Cultivating Narratives: Cultivating Successors — A Reply to Steiger et al.


  • Hannah Chiswell Exeter University



Farm Succession, Farm Transfer


First paragraphs:

The paper in this journal, Cultivating Narratives: Cultivating Successorsby Steiger, Eckert, Gatrell, Reid, and Ross (2012),continues to develop an underresearched and increasingly relevant topic, particularly given the benefit many commentators believe is to be derived from "effective succession," in terms of the delivery of the food security agenda (Lobley, Baker, & Whitehead, 2010). Although Steiger and colleagues make an important empirical contribution to our understanding of succession — a topic that, despite its prevalence, we know surprisingly little about (Dyck et al, 2002; Lobley & Baker, 2012) — I remain troubled by their uncritical acceptance that small farming is sustainable, their use of the term "small family farm," their equivocal definition of the "successor," and their failure to understand the nature and purpose of Gasson and Errington's typology. This brief note offers an opportunity to explore these points, which I hope offers a vehicle through which researchers can continue to engage with, and refine understanding of, the increasingly important topic of intergenerational farm succession.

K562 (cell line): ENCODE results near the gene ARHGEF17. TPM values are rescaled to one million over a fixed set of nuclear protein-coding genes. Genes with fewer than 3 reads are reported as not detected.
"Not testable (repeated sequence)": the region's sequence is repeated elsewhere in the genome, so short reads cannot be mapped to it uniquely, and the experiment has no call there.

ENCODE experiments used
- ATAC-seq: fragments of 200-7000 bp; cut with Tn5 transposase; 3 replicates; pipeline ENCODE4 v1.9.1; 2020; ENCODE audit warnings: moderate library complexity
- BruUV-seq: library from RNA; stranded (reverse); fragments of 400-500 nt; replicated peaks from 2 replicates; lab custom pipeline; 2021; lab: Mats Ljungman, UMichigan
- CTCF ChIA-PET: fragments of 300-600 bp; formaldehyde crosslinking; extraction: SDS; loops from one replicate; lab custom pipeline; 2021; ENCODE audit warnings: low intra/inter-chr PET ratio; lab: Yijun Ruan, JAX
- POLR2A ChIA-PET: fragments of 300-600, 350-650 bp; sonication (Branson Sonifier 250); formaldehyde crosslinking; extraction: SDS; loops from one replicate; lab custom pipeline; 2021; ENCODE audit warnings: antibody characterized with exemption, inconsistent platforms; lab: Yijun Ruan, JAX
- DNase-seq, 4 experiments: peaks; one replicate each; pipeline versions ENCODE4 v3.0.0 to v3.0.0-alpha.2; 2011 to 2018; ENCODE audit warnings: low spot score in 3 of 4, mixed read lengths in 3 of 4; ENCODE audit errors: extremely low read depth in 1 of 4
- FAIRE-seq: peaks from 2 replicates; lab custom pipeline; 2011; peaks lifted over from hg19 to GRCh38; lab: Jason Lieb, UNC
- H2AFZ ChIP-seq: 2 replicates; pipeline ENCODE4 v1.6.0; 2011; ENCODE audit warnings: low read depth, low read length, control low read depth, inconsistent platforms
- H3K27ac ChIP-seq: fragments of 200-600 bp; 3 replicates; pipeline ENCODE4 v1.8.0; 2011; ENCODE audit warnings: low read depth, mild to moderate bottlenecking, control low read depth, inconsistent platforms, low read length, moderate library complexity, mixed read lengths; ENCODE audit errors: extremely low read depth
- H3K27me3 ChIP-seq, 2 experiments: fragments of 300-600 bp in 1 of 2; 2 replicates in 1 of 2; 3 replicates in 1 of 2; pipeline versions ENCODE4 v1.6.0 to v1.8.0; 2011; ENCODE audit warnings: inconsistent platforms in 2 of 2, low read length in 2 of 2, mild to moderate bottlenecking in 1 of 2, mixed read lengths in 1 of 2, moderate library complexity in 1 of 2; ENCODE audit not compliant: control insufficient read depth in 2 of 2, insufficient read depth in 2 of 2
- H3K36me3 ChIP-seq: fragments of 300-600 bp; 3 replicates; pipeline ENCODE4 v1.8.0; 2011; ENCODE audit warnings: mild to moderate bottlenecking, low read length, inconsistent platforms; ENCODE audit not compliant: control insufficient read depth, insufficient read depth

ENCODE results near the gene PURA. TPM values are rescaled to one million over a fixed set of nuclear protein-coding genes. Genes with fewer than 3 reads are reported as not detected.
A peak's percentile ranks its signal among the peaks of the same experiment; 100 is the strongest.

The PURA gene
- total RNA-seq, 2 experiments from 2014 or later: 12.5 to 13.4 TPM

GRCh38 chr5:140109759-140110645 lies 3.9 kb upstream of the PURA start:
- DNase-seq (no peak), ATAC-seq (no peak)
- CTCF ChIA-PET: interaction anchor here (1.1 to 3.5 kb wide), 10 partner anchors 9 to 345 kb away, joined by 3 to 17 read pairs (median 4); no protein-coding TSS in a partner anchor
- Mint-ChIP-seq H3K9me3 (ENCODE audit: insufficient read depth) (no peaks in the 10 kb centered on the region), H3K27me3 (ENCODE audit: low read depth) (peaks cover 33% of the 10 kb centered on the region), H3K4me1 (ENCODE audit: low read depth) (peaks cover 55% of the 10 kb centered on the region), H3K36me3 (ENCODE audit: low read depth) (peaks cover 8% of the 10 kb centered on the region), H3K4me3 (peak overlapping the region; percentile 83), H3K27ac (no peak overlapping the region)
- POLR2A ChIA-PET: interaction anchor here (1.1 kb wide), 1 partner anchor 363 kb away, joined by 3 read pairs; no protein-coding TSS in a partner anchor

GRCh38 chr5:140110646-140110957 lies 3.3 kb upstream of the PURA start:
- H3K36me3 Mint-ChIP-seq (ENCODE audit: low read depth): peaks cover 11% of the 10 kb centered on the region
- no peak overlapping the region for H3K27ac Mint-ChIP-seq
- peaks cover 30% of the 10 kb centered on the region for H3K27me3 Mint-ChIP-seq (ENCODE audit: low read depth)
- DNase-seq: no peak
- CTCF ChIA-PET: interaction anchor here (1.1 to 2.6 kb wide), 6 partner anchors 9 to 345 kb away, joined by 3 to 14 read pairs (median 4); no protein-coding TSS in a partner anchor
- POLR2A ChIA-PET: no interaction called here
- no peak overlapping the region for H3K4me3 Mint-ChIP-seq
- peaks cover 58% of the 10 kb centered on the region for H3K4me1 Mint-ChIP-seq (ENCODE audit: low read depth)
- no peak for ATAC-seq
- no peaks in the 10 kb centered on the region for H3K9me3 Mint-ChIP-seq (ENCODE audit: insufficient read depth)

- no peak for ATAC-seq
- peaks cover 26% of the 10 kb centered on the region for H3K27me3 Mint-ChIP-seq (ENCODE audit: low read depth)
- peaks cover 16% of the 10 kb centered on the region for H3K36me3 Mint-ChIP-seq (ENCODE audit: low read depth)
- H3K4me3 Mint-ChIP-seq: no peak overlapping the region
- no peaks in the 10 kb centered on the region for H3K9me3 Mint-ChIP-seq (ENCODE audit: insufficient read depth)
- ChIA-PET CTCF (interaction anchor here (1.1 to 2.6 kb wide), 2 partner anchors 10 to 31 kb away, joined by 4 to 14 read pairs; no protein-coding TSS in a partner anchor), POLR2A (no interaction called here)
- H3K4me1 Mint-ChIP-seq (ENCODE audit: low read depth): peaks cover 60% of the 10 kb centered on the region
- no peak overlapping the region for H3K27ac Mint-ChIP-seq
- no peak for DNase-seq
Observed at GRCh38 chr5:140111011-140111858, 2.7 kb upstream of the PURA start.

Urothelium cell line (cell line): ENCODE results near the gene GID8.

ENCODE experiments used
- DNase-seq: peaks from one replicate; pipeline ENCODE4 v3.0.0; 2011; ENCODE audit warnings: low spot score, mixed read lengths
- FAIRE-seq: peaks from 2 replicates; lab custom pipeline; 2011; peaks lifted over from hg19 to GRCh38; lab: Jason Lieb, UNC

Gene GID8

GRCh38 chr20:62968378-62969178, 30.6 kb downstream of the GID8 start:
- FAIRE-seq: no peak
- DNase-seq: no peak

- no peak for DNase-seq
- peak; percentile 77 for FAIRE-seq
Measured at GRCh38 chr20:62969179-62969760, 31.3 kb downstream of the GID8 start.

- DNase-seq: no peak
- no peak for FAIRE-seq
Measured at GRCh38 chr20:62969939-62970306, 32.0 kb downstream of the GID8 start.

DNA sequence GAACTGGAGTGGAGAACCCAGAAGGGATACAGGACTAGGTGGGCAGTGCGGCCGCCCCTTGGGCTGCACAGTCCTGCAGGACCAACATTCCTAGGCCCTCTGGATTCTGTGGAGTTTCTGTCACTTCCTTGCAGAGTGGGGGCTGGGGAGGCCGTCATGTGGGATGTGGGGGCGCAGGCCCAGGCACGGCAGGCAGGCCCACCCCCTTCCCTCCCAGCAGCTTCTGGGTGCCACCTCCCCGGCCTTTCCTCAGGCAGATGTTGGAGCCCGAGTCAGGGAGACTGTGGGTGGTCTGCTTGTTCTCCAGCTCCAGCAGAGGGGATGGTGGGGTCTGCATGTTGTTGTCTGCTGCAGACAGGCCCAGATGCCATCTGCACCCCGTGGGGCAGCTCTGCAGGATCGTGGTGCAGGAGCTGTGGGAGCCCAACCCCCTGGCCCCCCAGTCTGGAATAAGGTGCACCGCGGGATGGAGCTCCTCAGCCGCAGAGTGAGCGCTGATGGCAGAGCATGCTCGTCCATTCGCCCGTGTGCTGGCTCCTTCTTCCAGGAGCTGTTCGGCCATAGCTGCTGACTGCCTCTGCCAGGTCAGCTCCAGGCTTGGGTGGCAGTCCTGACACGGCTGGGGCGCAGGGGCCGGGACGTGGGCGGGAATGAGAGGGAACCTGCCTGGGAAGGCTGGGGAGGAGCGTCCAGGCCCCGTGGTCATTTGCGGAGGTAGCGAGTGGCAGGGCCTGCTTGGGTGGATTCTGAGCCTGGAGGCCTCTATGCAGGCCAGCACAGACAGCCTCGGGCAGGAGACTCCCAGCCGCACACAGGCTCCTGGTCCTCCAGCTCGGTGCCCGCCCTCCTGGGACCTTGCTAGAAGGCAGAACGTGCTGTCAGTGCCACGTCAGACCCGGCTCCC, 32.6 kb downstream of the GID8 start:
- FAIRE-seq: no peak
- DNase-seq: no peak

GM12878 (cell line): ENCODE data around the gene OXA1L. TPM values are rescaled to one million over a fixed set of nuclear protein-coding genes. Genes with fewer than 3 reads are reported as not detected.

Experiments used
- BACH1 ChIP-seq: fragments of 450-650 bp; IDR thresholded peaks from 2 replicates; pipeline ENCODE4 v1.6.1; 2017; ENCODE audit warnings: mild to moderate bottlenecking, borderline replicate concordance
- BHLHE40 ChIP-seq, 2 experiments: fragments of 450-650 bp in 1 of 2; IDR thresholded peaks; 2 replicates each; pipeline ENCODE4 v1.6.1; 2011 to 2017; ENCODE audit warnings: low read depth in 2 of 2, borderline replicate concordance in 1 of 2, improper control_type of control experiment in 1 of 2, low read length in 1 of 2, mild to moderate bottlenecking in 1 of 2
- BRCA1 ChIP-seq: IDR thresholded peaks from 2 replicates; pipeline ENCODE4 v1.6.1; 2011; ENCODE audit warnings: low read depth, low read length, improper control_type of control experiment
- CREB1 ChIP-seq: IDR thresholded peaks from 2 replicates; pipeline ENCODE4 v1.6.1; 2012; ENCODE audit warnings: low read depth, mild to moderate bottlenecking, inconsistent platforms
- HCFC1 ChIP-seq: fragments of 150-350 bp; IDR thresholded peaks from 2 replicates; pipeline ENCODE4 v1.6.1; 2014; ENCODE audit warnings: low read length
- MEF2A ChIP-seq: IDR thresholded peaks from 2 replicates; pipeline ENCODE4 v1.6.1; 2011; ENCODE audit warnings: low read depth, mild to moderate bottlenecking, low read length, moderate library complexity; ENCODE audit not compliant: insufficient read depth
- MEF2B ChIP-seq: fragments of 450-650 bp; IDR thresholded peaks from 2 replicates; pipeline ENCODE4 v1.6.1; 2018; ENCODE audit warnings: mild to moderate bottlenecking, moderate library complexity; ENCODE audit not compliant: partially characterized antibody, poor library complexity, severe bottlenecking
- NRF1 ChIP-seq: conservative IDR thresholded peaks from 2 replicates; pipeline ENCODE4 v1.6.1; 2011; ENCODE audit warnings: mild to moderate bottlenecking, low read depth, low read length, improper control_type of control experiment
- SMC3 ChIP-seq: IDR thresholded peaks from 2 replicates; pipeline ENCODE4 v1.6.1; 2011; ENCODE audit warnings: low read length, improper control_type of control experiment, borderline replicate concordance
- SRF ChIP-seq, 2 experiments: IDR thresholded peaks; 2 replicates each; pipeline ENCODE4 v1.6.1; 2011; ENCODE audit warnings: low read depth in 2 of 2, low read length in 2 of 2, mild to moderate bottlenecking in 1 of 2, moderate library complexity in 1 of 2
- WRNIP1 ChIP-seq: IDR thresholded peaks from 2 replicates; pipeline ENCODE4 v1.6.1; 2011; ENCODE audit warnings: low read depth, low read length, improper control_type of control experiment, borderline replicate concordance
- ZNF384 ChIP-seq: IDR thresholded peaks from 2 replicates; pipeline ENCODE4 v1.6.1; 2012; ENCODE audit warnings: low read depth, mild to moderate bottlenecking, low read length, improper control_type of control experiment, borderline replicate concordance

Steiger et al. begin their discussion by posing the age-old question "why save the family farm" and continue by suggesting there are "at least three reasons to be concerned" (p. 90) about its future, including sustainability, food security, and demographics....


Metrics Loading ...

Author Biography

Hannah Chiswell, Exeter University

Centre for Rural Policy Research, College of Social Sciences & International Studies, Exeter University Amory Building, Rennes Drive, Exeter, Devon, EX4 4RJ, United Kingdom;



How to Cite

Chiswell, H. (2013). Cultivating Narratives: Cultivating Successors — A Reply to Steiger et al. Journal of Agriculture, Food Systems, and Community Development, 3(2), 25–28.